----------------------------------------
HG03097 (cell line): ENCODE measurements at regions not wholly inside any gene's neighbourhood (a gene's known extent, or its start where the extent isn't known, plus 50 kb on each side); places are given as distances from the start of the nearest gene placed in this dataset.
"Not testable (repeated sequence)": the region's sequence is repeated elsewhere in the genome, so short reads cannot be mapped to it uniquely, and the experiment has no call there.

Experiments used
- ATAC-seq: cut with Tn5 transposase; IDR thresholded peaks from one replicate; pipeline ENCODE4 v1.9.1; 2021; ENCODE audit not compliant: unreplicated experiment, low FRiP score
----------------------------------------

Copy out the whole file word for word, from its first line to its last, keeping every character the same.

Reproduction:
HG03097 (cell line): ENCODE measurements at regions not wholly inside any gene's neighbourhood (a gene's known extent, or its start where the extent isn't known, plus 50 kb on each side); places are given as distances from the start of the nearest gene placed in this dataset.
"Not testable (repeated sequence)": the region's sequence is repeated elsewhere in the genome, so short reads cannot be mapped to it uniquely, and the experiment has no call there.

Experiments used
- ATAC-seq: cut with Tn5 transposase; IDR thresholded peaks from one replicate; pipeline ENCODE4 v1.9.1; 2021; ENCODE audit not compliant: unreplicated experiment, low FRiP score